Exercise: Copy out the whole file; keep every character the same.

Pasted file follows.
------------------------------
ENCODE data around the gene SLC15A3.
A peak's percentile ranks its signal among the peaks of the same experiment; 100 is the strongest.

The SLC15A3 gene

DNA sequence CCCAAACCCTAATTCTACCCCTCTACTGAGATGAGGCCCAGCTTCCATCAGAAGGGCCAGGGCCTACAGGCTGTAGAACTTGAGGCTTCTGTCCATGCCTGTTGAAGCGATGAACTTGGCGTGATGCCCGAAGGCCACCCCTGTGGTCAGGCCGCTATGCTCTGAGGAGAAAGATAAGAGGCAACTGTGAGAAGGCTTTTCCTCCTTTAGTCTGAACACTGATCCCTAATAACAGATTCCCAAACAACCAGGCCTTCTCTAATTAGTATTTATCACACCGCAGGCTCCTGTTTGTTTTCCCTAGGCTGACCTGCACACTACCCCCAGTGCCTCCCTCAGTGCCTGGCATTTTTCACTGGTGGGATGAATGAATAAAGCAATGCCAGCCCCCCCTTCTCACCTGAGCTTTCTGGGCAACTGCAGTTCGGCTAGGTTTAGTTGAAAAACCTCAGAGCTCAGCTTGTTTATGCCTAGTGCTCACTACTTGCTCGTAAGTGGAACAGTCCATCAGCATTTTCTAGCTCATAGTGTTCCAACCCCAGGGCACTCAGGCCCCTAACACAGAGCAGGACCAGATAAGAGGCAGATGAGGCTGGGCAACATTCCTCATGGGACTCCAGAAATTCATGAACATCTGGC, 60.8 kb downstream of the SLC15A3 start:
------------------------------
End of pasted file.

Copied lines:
ENCODE data around the gene SLC15A3.
A peak's percentile ranks its signal among the peaks of the same experiment; 100 is the strongest.

The SLC15A3 gene

DNA sequence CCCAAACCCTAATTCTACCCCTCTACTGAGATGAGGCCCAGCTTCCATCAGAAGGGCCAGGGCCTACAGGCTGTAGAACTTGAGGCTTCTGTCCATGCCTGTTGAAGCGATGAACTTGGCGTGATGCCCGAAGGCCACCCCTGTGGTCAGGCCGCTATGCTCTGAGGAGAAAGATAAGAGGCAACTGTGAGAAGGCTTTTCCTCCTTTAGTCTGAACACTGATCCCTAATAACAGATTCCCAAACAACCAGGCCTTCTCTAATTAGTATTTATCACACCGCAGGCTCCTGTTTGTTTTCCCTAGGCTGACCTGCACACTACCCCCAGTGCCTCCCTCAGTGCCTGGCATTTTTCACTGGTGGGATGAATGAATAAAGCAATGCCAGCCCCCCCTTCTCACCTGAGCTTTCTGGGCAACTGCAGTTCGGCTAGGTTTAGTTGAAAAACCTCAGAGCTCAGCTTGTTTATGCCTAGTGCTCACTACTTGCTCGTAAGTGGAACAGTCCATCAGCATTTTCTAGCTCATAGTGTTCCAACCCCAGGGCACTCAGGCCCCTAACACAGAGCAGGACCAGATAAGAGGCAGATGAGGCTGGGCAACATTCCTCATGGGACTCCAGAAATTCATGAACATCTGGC, 60.8 kb downstream of the SLC15A3 start: